Stove Top Temperatures Explained

The components of your stove are heat variable temperature devices. The stove isn’t connected to a thermostat that turns the temperature on or off, instead, the elements can be variably adjusted between MAX and OFF depending on the setting that you chose for your stove. If you increase the setting on the temperature knob, it’ll keep getting hotter and hotter. If you decrease the setting, it’ll get less hot. The temperature can also be affected by something being placed on the stove, such as a plan when you’re cooking. The higher the number that you choose on the knob, the faster it gets hotter.

Trying to determine how hot your stove is can be difficult because they all give off a different amount of power. Trying to find a universal temperature for the numbers on your stovetop is tricky because they don’t correlate to a specific temperature. You could test it out by putting the stove on the first number. From here, put a cold pan with a specific amount of water in it and test how long it takes to go from 0 degrees to 212° F or 100° C using a thermometer with a probe (view on Amazon). From here, wait till the pan is room temperature again, move the setting up on the temperature knob, fill it with the same amount of water as last time, wait till it starts boiling, and record the time it took from placing it on the stove to boiling. Repeat this step till you reach the last number on your stove.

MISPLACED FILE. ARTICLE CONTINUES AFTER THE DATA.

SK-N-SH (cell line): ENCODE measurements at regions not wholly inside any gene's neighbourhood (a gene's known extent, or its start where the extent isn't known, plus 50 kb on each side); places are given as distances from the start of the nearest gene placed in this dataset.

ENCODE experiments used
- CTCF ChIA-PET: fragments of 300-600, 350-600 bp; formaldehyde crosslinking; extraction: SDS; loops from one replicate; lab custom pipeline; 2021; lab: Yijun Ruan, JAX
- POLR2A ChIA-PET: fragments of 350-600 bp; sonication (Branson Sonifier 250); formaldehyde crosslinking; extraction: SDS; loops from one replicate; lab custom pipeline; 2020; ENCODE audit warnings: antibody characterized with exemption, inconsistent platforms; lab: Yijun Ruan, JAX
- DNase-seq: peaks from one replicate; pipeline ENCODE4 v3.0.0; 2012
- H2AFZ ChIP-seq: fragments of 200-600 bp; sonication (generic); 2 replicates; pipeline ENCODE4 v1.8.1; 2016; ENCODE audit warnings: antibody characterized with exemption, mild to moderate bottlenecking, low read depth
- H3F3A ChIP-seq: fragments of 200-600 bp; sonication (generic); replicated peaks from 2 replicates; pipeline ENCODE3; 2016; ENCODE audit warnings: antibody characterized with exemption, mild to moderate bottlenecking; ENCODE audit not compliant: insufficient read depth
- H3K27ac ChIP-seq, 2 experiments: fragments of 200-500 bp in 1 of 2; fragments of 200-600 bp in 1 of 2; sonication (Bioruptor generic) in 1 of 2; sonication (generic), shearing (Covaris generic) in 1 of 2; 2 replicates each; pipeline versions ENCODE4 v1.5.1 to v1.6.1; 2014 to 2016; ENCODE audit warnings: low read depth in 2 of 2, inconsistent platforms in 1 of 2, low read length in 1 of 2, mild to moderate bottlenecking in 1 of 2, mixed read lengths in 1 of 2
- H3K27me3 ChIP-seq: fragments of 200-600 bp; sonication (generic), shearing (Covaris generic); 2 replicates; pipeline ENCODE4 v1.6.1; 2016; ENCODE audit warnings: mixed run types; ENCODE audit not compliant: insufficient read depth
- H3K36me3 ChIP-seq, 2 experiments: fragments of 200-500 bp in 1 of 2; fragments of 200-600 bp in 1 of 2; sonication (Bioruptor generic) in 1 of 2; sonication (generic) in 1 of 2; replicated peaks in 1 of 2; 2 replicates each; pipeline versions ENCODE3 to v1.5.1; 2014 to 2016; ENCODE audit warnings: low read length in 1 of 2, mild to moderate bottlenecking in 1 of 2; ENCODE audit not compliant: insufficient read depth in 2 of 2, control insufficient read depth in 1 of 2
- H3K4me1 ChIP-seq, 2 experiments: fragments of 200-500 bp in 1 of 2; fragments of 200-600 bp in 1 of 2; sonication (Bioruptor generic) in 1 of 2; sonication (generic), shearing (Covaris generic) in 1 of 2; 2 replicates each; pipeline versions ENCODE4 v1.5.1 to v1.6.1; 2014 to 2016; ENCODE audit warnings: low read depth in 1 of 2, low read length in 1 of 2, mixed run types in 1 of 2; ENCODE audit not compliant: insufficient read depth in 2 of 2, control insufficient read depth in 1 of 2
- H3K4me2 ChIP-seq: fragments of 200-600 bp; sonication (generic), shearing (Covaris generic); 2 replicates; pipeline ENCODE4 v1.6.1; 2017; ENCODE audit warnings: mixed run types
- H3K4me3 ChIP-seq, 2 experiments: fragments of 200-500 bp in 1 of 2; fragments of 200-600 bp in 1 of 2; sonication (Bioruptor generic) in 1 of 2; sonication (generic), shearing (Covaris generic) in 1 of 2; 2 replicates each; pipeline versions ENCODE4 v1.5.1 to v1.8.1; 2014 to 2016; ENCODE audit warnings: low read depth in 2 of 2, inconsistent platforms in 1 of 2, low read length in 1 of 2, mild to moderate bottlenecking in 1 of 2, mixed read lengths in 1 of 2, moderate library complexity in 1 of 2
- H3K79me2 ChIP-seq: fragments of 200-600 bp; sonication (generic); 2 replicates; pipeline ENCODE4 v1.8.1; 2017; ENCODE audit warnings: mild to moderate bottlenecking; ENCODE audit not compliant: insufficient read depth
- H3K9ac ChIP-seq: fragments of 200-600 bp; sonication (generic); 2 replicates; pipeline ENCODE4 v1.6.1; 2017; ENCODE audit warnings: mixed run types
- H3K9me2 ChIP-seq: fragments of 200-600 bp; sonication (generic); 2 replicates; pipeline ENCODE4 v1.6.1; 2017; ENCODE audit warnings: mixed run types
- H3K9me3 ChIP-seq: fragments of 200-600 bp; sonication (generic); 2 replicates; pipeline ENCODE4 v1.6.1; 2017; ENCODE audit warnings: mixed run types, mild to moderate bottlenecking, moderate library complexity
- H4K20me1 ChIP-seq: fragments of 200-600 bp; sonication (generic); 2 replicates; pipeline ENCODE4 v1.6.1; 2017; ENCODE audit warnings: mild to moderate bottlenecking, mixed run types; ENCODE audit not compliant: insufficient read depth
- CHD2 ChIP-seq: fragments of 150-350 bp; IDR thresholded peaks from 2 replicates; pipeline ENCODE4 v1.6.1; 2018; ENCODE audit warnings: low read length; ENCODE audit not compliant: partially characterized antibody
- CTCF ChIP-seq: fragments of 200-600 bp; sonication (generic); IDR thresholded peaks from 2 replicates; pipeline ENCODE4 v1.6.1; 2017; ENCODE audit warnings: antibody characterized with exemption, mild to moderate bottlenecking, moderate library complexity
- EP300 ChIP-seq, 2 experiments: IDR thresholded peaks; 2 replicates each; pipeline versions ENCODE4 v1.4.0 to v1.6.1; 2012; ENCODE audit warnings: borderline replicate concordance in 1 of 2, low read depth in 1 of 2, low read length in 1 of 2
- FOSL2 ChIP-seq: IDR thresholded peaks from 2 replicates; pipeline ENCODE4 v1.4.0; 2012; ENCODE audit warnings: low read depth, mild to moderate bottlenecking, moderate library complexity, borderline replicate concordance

You’ll notice that most of the settings get the water to reach boiling point, but they just took longer. If the left the pan on long enough, you’ll also notice that the higher settings reached higher temperatures and boiled more aggressively than the lower ones. The main thing you’ll notice is the time it took for each number or settings to reach boiling point got lower and lower as the number increased on the knob. Rather than trying to figure out the temperature of each number, you could think about it as a rate of heat output. The highest number will output heat at a quicker rate meaning that the pan will reach higher temperatures quicker and the lowest number will reach lower temperatures slowly.

Stove Top Numbers to Degrees

Stove Top Number Fahrenheit Celsius
1/2 250 F 130 C
1 275 F 140 C